Romantic Science
297 pages
English

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297 pages
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Description

Although "romantic science" may sound like a paradox, much of the romance surrounding modern science—the mad scientist, the intuitive genius, the utopian transformation of nature—originated in the Romantic period. Romantic Science traces the literary and cultural politics surrounding the formation of the modern scientific disciplines emerging from eighteenth-century natural history. Revealing how scientific concerns were literary concerns in the Romantic period, the contributors uncover the vital role that new discoveries in earth, plant, and animal sciences played in the period's literary culture. As Thomas Pennant put it in 1772, "Natural History is, at present, the favourite science over all Europe, and the progress which has been made in it will distinguish and characterise the eighteenth century in the annals of literature." As they examine the social and literary ramifications of a particular branch or object of natural history, the contributors to this volume historicize our present intellectual landscape by reimagining and redrawing the disciplinary boundaries between literature and science.

Contributors include Alan Bewell, Rachel Crawford, Noah Heringman, Theresa M. Kelley, Amy Mae King, Lydia H. Liu, Anne K. Mellor, Stuart Peterfreund, and Catherine E. Ross.

List of Figures

A Note About the Cover

Acknowledgments

Introduction: The Commerce of Literature and Natural History
Noah Heringman

Part I: The Boundaries of Natural History

1. "Twin Labourers and Heirs of the Same Hopes": The Professional Rivalry of Humphry Davy and William Wordsworth
Catherine E. Ross

2. The Rock Record and Romantic Narratives of the Earth
Noah Heringman

3. "Great Frosts and . . . Some Very Hot Summers": Strange Weather, the Last Letters, and the Last Days in Gilbert White's The Natural History of Selborne
Stuart Peterfreund

Part II: The Global Reach of Natural History

4. Jefferson's Thermometer: Colonial Biogeographical Constructions of the Climate of America
Alan Bewell

5. Robinson Crusoe's Earthenware Pot: Science, Aesthetics, and the Metaphysics of True Porcelain
Lydia H. Liu

6. Frankenstein, Racial Science, and the "Yellow Peril"
Anne K. Mellor

Part III: Botany, Taxonomy, and Political Discourse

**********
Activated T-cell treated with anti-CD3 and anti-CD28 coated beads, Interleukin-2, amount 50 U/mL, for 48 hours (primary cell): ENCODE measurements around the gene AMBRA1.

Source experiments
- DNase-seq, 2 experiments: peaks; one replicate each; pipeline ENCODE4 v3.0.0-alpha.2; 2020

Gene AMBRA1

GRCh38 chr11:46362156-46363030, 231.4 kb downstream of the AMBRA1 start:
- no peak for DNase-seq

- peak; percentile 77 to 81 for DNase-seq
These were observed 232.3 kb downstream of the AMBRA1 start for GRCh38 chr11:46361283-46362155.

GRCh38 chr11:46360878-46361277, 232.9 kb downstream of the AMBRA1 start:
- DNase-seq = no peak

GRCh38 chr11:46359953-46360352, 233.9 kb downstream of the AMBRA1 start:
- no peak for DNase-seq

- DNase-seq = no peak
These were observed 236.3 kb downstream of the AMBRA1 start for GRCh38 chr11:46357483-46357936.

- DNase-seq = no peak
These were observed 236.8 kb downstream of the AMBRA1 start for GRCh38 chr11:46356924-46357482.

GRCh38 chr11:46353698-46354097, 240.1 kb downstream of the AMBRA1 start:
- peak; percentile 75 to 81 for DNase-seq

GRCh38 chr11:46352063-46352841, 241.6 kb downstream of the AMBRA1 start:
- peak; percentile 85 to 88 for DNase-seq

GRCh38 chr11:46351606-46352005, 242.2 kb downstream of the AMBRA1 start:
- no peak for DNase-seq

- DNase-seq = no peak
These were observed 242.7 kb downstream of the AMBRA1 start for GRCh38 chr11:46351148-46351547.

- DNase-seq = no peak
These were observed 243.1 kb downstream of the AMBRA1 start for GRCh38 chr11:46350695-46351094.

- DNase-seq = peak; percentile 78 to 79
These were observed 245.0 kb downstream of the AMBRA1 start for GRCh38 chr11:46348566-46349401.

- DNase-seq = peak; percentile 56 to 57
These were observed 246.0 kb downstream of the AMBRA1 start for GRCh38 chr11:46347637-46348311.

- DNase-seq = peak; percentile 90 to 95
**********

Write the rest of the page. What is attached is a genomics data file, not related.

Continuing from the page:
7. Lyrical Strategies, Didactic Intent: Reading the Kitchen Garden Manual
Rachel Crawford

8. Romantic Exemplarity: Botany and "Material" Culture
Theresa M. Kelley

9. Taxonomical Cures: The Politics of Natural History and Herbalist Medicine in Elizabeth Gaskell's Mary Barton
Amy Mae King

About the Contributors

Index

Sujets

Informations

Publié par
Date de parution 01 février 2012
Nombre de lectures 0
EAN13 9780791486931
Langue English
Poids de l'ouvrage 1 Mo

Informations légales : prix de location à la page 0,1698€. Cette information est donnée uniquement à titre indicatif conformément à la législation en vigueur.

Exrait

LITERARY฀CRITICISM
T H E ฀ L I T E R A R Y ฀ F O R M S ฀ O F ฀ N A T U R A L ฀ H I S T O R Y
Although฀ “romantic฀ science”฀ may฀ sound฀ like฀ a฀ paradox,฀ much฀ of฀ the฀ romance฀ surrounding฀modern฀science—the฀mad฀scientist,฀the฀intuitive฀genius,฀the฀utopian฀ transformationofnatureoriginatedintheRomanticperiod.Romantic฀ Science traces฀ the฀ literary฀ and฀ cultural฀ politics฀ surrounding฀ the฀ formation฀ of฀ the฀ modern฀ scientiîc฀ disciplines฀ emerging฀ from฀ eighteenth-cen tury฀ natural฀ history.฀ Reveal-ing฀ how฀ scientiîc฀ concerns฀were฀literary฀ concerns฀ in฀ the฀ Romantic฀ period,฀ the฀ contributors฀uncover฀the฀vital฀role฀that฀new฀discoveries฀in฀earth,฀plant,฀and฀animal฀ sciences฀played฀in฀the฀period’s฀literary฀culture.฀As฀Thomas฀Pennant฀put฀it฀in฀1772,฀ “Natural฀ History฀ is,฀ at฀ present,฀ the฀ favourite฀ sci ence฀ over฀ all฀ Europe,฀ and฀ the฀ progress฀which฀has฀been฀made฀in฀it฀will฀distinguish฀and฀characterise฀the฀eighteenth฀ century฀in฀the฀annals฀of฀literature.”฀As฀they฀exam ine฀the฀social฀andl฀ iterary฀ramiîca-tions฀of฀a฀particular฀branch฀or฀object฀of฀natural฀ history,฀the฀contributors฀to฀this฀volume฀ historicize฀ our฀ present฀ intellectual฀ landscape฀ by฀ reimagining฀ and฀ redrawing฀ the฀ disciplinaryboundariesbetweenliteratureandscience.